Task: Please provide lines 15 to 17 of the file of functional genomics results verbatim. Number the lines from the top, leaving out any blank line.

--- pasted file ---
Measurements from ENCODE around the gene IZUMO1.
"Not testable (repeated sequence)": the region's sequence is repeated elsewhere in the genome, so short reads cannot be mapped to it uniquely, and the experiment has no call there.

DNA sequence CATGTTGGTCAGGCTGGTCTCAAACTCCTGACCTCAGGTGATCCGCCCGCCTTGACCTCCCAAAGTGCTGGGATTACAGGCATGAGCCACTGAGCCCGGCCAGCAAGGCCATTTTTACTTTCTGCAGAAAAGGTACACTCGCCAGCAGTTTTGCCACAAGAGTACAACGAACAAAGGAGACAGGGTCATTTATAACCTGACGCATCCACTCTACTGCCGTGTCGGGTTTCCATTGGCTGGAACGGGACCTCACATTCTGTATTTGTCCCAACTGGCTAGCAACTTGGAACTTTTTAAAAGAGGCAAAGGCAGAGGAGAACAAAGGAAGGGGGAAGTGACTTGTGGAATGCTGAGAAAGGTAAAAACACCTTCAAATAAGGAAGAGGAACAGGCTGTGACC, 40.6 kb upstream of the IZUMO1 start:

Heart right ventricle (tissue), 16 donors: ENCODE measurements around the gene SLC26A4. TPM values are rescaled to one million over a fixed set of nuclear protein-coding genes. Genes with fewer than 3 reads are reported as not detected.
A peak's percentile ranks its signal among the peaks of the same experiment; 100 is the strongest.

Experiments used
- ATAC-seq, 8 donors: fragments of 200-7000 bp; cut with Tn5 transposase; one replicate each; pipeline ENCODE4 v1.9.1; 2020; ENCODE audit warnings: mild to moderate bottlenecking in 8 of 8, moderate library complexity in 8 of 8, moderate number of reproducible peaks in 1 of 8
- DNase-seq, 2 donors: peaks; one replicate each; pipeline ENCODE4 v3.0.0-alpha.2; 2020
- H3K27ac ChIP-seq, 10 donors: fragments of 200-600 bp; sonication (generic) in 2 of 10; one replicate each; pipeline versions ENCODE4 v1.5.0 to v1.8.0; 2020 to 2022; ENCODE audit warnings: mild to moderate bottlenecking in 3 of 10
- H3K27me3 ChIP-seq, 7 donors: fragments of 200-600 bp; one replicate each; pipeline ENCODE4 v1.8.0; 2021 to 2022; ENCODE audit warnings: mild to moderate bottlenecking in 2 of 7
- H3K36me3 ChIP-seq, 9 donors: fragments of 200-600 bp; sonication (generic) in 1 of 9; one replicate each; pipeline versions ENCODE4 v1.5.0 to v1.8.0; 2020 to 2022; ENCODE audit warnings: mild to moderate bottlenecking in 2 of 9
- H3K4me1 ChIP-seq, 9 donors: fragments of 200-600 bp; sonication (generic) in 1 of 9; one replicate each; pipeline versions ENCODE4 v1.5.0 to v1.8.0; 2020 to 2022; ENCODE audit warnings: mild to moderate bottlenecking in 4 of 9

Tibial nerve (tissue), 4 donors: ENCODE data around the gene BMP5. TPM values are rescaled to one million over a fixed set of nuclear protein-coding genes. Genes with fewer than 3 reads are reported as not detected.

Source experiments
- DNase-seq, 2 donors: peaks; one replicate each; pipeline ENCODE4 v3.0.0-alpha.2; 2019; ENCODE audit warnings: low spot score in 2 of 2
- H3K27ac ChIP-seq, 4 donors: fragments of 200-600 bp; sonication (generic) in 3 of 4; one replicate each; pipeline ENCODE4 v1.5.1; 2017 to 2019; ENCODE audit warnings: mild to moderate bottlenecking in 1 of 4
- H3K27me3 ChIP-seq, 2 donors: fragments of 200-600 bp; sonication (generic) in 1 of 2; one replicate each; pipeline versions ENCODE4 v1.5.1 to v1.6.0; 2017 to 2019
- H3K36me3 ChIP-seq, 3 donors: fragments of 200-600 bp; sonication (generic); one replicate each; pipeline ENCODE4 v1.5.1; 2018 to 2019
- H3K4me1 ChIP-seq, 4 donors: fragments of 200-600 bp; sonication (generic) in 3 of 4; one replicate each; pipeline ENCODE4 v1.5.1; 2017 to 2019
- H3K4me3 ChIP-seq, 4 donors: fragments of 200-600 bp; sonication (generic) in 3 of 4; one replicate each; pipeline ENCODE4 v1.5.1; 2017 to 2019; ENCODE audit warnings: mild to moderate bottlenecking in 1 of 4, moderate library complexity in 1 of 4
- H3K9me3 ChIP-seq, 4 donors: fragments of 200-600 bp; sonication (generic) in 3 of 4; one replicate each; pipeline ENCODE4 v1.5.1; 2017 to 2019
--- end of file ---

- DNase-seq, 2 donors: peaks; one replicate each; pipeline ENCODE4 v3.0.0-alpha.2; 2019; ENCODE audit warnings: low spot score in 2 of 2
- H3K27ac ChIP-seq, 4 donors: fragments of 200-600 bp; sonication (generic) in 3 of 4; one replicate each; pipeline ENCODE4 v1.5.1; 2017 to 2019; ENCODE audit warnings: mild to moderate bottlenecking in 1 of 4
- H3K27me3 ChIP-seq, 2 donors: fragments of 200-600 bp; sonication (generic) in 1 of 2; one replicate each; pipeline versions ENCODE4 v1.5.1 to v1.6.0; 2017 to 2019